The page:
24 May

Insights: Proposed Changes to Amended B-BBEE Codes

B-BBEE Codes

Public Comment and Industry Viewpoints on Proposed Changes to Amended B-BBEE Codes

On 29 March 2018, the Department of Trade and Industry (DTI) published several changes to the amended B-BBEE Codes of Good Practice. If these changes are implemented in their current form, they will have a significant impact on the B-BBEE landscape.

The proposed amendments are open for public comment until 29 May 2018. The comments will be considered before the final submission.

In light of the time constraints, Signa Group hosted two workshops, in Johannesburg and Cape Town, to discuss the new draft B-BBEE legislation, obtain commentary to enable Signa to make practical recommendations to the DTI and to suggest possible solutions to attendees.

Four noticeable items about the draft regulations surfaced from the workshops. These are included below, together with industry viewpoints and comments from Signa Group.

1. Changing the provisions related to enhanced recognition for EMEs and QSEs that are over 51% black-owned.

Industry reaction: The changes were expected and reasonable in the concept of substantive B-BBEE, because they now ensure that entities that can benefit from enhanced recognition are actually 51% black-owned.
Signa Group: We believe that this is a positive for legislation, because it ensures that enhancement is applicable to entities that have a meaningful transformation in ownership.

2. The introduction of the provision for the verification of unincorporated joint ventures.

Industry reaction: The truth is that it formalises the documentation of this item, which was previously opinion-based, although mostly applied in the format proposed by the draft.
Signa Group: We welcome this as it gives clarity to an area which was open to interpretation in previous legislation. There is, however, clarity required in certain respects, like application in cross-sector joint ventures, and applicability to unincorporated joint ventures that may not be project specific.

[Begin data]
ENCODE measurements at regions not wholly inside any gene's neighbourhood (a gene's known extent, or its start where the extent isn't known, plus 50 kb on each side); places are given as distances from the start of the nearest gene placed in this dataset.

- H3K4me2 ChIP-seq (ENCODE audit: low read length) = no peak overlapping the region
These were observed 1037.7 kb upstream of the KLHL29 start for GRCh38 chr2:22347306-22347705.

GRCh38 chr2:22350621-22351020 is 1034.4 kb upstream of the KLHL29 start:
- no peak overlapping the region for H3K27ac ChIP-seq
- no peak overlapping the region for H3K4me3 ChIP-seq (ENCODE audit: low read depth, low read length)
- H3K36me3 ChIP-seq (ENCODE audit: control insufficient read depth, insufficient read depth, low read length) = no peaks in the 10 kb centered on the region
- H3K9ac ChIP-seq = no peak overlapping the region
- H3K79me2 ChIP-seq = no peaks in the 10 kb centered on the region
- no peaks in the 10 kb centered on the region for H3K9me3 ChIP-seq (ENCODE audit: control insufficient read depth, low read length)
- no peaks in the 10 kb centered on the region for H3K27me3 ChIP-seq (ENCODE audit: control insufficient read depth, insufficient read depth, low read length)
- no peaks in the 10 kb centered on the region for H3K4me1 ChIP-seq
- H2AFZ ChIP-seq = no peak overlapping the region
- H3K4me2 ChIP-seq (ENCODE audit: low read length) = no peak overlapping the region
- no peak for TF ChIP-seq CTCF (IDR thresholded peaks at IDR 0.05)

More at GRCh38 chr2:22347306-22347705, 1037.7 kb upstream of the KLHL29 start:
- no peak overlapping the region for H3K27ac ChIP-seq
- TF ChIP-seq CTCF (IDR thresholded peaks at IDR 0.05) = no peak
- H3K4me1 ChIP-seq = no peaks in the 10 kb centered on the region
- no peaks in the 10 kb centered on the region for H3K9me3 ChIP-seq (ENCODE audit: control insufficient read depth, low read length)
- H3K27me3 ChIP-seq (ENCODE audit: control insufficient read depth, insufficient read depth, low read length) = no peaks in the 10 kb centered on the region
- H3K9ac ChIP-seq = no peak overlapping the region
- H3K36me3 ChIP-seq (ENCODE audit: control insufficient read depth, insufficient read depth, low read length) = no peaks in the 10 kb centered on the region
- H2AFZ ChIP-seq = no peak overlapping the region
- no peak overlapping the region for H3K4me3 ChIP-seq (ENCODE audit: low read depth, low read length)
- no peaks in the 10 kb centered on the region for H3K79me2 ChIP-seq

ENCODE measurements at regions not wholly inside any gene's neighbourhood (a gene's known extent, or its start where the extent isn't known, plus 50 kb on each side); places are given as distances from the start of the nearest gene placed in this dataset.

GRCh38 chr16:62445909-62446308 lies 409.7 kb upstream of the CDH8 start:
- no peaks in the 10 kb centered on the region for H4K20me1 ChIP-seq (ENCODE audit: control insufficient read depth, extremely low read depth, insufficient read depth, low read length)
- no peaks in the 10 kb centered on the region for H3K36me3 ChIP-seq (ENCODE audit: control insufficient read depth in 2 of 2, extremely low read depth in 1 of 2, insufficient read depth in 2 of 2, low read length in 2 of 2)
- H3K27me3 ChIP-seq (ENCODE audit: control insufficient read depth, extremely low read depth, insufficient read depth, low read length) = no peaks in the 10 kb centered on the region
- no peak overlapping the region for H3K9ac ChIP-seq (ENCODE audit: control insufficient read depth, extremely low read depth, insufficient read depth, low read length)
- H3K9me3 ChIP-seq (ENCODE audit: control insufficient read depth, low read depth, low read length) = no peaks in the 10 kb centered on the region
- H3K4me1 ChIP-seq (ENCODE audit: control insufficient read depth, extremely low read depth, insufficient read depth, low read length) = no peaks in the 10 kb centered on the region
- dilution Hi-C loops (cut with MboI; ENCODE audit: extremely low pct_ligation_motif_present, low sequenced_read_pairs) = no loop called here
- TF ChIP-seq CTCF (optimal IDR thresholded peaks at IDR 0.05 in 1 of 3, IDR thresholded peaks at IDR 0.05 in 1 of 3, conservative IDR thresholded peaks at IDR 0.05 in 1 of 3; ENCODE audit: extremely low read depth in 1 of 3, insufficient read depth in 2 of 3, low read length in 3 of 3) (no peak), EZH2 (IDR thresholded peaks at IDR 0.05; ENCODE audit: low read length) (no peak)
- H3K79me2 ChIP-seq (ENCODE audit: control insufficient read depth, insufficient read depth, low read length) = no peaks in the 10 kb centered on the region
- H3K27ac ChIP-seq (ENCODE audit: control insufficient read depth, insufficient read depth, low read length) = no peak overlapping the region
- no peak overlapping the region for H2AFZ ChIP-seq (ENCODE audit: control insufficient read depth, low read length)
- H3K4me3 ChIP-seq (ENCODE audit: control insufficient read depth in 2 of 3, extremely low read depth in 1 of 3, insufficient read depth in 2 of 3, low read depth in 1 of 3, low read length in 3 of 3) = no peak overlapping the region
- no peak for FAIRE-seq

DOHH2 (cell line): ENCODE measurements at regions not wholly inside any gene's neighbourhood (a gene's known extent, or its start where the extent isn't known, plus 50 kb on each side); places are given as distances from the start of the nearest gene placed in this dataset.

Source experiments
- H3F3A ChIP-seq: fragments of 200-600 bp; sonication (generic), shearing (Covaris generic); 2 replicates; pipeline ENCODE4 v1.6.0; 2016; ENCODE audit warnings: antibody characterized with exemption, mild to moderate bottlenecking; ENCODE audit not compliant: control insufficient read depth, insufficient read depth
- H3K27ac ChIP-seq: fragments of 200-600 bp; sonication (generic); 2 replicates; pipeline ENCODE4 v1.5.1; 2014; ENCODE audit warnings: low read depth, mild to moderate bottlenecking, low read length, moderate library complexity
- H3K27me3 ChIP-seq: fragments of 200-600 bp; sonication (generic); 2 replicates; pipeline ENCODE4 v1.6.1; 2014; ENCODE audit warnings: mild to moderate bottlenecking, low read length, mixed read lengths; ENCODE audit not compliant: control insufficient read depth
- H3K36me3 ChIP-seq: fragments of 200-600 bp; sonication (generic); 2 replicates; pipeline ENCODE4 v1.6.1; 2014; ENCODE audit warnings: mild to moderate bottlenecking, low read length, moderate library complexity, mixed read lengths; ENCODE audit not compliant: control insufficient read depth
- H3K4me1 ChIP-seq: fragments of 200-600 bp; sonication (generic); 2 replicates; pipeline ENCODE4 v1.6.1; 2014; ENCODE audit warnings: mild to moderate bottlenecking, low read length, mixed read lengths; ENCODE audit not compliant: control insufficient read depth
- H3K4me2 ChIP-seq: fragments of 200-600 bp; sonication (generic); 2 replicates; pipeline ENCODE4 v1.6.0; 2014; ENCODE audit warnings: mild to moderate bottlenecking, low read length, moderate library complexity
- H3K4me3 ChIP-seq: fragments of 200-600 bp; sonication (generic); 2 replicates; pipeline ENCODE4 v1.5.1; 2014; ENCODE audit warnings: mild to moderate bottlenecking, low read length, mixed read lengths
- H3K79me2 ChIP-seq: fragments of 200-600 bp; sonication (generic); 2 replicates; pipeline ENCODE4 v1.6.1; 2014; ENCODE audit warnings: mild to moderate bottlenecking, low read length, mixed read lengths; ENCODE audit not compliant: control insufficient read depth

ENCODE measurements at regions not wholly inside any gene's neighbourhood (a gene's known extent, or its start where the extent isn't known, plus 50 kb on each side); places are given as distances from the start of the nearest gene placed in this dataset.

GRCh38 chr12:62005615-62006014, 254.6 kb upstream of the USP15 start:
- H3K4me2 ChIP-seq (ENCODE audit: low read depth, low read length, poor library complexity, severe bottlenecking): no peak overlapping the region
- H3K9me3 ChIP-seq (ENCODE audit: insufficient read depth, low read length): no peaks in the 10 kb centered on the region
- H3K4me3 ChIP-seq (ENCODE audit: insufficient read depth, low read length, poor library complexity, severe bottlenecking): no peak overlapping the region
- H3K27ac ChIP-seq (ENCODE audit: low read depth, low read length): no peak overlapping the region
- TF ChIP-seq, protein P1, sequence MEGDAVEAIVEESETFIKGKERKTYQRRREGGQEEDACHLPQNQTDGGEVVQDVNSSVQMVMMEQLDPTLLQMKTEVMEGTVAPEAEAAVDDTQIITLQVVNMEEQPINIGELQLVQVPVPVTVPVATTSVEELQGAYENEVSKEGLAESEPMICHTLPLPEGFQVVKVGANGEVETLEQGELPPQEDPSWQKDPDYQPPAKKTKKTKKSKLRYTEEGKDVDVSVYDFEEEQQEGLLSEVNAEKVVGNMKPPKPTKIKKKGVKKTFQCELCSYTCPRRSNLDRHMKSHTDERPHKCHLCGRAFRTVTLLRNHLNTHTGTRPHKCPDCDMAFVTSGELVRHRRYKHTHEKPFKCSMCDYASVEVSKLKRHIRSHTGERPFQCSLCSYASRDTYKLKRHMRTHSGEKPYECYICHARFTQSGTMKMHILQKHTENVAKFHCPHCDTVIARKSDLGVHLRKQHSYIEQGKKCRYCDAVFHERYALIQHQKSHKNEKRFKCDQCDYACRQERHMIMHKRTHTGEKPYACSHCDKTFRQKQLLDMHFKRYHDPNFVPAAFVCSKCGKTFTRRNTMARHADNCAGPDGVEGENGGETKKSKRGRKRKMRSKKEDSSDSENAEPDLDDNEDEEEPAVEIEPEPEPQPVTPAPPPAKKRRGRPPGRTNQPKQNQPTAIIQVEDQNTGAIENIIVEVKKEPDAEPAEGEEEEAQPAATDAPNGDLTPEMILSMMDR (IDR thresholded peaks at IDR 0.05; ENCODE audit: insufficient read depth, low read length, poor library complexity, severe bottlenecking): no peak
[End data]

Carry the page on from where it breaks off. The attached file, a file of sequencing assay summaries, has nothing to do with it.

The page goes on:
3. The introduction of B-BBEE level enhancements for the meeting of Youth Employment Service (YES) targets.

Industry reaction: This would be welcomed was it not for the prerequisite that entities have to first meet the bursary target in Skills Development. This implies that an expense of 2.5% of payroll on bursaries is required before the YES benefit can be realised.
Signa Group: We welcome YES as an incentive for youth employment, but the prerequisite to meet the skills target for bursary funding might be prohibitive for large entities.

4. Changes to the Skills Development scorecard by introducing specific targets for bursary and scholarship funding.

Industry reaction: There is ambiguity in the intention of bursary and scholarship funding. The bursary component was clearly introduced to assist in the “Fees Must Fall” campaign. The inclusion of scholarships (if included) may result in entities applying the funding of scholarships for employees’ children, and miss the targeted intention.
Signa Group: Changes to Skills Development open a new dimension of challenges for B-BBEE compliance. We would hope to see that more detail is offered in the revised version of the Codes. Legislation needs to be well thought out to ensure that it is correctly applied to its intended purposes.

Contact Signa Group for more info.


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